“There is hardly anything that can prevent anybody who is determined to commit suicide. But if the security men see the person at that moment, they can quickly come to the rescue,” he added.

    A former Director of Department of State Services, Mr Mike Ejiofor, said security-wise, little effort could be made to stop people from committing suicide especially on bridges.

    The Chairman, Apex Safety and Security Consultants maintained that most suicide cases were impacts of hard times Nigerians were experiencing, urging the government to address unemployment and ‘provide basic welfare for the people.’

    Recent suicide cases

    A number of suicide cases involving depressed breadwinners, students, lecturers and lovers have been recorded across Nigeria, some of which were captured in Sunday PUNCH’s special report of May 19, 2019, titled ‘Rising suicide crisis: How 250 psychiatrists battle 60 million mental cases.’ But the trend continues to worsen.

    In May 31, 2019, a student at the Department of Hospitality Management Technology, Lagos State Polytechnic, Ezekiel Mayowa, killed himself after he was reportedly dumped by his girlfriend.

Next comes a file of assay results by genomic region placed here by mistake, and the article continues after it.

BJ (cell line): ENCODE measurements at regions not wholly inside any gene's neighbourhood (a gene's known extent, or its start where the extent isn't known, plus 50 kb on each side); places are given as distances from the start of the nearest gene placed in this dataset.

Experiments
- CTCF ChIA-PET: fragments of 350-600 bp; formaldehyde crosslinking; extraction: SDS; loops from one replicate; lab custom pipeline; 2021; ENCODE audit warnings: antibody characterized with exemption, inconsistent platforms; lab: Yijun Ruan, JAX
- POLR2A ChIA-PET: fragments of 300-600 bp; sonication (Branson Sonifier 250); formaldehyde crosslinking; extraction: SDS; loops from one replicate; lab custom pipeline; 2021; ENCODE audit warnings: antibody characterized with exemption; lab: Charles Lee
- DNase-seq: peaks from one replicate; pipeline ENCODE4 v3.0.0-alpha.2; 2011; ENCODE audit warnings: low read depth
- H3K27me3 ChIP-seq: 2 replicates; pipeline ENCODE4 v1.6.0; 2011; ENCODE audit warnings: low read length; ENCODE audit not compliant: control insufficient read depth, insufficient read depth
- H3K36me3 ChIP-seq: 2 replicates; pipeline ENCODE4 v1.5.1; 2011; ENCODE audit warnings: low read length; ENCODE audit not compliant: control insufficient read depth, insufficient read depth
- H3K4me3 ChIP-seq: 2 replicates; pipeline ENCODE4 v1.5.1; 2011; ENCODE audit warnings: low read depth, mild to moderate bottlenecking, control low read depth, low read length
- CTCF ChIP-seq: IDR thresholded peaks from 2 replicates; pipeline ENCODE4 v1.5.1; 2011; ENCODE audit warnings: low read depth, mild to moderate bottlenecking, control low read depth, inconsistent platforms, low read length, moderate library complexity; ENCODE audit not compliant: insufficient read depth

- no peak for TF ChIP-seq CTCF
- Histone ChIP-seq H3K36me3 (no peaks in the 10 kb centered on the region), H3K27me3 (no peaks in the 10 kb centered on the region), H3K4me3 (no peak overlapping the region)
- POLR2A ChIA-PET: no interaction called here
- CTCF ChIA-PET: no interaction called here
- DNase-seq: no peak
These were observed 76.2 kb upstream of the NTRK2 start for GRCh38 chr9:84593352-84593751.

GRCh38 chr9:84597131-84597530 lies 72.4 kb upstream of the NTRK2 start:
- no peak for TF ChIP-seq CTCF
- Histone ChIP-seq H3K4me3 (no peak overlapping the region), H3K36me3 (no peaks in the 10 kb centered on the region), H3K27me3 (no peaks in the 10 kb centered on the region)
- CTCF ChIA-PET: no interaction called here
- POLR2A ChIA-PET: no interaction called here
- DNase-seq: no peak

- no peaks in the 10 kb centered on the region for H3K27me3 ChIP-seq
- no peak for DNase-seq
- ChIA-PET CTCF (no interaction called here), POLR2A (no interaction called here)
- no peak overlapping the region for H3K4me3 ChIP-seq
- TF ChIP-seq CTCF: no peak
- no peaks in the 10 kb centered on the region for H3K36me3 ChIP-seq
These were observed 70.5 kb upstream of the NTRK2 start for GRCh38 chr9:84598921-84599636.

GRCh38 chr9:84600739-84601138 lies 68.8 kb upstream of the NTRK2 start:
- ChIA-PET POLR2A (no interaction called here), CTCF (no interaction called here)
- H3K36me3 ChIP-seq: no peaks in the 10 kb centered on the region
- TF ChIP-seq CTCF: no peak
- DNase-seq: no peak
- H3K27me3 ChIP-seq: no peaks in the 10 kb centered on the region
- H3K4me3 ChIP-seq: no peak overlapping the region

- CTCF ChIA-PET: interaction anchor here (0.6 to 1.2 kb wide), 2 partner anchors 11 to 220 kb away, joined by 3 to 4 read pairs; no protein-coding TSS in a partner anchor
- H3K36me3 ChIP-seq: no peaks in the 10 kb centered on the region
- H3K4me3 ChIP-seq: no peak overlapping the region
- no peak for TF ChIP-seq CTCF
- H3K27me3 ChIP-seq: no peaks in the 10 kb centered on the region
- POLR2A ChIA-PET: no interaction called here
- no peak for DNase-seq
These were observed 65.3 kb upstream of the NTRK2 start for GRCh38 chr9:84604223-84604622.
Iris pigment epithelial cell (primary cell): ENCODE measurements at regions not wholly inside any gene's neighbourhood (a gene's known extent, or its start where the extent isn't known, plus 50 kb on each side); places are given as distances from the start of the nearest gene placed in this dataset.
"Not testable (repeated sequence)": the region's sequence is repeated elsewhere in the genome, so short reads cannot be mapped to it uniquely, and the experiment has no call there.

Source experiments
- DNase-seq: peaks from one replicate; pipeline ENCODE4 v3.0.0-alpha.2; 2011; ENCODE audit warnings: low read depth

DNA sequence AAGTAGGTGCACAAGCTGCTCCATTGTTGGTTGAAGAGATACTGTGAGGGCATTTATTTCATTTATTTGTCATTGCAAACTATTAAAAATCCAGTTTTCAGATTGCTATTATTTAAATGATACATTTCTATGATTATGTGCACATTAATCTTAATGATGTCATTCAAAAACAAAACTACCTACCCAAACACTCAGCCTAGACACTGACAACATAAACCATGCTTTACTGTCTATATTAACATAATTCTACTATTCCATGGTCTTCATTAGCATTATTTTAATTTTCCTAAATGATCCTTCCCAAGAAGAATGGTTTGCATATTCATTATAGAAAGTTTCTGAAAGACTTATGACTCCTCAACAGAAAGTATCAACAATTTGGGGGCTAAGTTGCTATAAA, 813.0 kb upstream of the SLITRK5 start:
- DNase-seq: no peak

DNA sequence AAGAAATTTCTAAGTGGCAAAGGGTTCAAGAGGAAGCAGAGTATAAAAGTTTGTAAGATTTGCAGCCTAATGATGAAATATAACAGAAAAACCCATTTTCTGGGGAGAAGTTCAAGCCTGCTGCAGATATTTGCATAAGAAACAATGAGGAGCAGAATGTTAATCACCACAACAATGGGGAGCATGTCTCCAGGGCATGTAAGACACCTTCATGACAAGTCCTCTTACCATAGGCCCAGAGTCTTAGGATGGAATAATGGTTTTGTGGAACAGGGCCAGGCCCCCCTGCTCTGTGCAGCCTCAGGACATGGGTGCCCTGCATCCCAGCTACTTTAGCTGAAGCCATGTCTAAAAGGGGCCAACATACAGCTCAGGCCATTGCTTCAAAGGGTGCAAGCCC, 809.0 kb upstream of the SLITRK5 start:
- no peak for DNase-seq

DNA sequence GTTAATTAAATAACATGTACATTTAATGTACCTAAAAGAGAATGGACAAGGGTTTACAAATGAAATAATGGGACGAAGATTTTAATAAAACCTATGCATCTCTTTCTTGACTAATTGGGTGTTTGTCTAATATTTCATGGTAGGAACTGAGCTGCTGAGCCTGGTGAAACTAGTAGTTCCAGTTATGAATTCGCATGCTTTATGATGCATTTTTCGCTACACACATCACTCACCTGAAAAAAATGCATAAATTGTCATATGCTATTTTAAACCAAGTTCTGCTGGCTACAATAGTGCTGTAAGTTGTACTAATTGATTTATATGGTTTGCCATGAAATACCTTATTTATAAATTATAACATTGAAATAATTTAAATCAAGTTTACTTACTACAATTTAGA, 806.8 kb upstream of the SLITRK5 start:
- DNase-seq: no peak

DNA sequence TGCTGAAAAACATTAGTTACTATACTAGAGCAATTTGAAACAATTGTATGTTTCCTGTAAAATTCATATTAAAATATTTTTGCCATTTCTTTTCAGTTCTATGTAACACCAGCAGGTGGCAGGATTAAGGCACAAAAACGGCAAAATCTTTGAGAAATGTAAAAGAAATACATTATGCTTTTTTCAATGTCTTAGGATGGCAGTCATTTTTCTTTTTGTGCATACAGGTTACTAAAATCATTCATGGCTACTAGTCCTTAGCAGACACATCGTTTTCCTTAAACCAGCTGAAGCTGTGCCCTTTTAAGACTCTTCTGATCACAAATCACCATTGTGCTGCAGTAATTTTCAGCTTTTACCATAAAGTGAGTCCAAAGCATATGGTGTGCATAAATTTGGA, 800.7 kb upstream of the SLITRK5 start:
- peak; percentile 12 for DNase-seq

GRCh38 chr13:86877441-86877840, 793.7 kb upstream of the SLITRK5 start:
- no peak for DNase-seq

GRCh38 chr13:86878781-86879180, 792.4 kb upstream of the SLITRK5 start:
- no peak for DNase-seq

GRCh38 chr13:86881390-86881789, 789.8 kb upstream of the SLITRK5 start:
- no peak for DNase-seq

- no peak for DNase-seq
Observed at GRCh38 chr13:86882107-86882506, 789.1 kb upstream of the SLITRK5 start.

The 34-year-old part-time student was said to have taken a poisonous substance suspected to be sniper.

    Moments before he committed suicide, he posted a video on Facebook, explaining why he took the decision. In the three-minute-18-second video, Mayowa lamented how his lover, one Bolaji Temmy, whom he had dated for nine years, ended the relationship after she commenced NYSC programme.

    Amid sobs, Mayowa, the president of his department students’ association, said he made several efforts to reconcile with his estranged lover to no avail.

    Within three months’ interval, two live-in lovers in the Shibiri area of Lagos, Adenike Fatai and Bayo Atanda, also ended their lives. The boyfriend, a tailor, reportedly gulped sniper sometime in June 2019.

    In the wake of his girlfriend’s death, Fatai went into depression and followed suit in September. Although her mother, Tawa, told our correspondent she never thought her “happy-looking” daughter was contemplating suicide, her Facebook posts prior to the incident hovered around death and depression.

    On January 11, 2020, the Enugu State Police Command confirmed that a serving NYSC member in the state, Motunrayo Bolufemi, committed suicide.

    Bolufemi, a Batch C corps member serving in Girls Secondary School, Ibagwa-Aka, Igbo-Eze South Local Government Area of the state, took her life two days earlier when she allegedly drank a substance suspected to be sniper.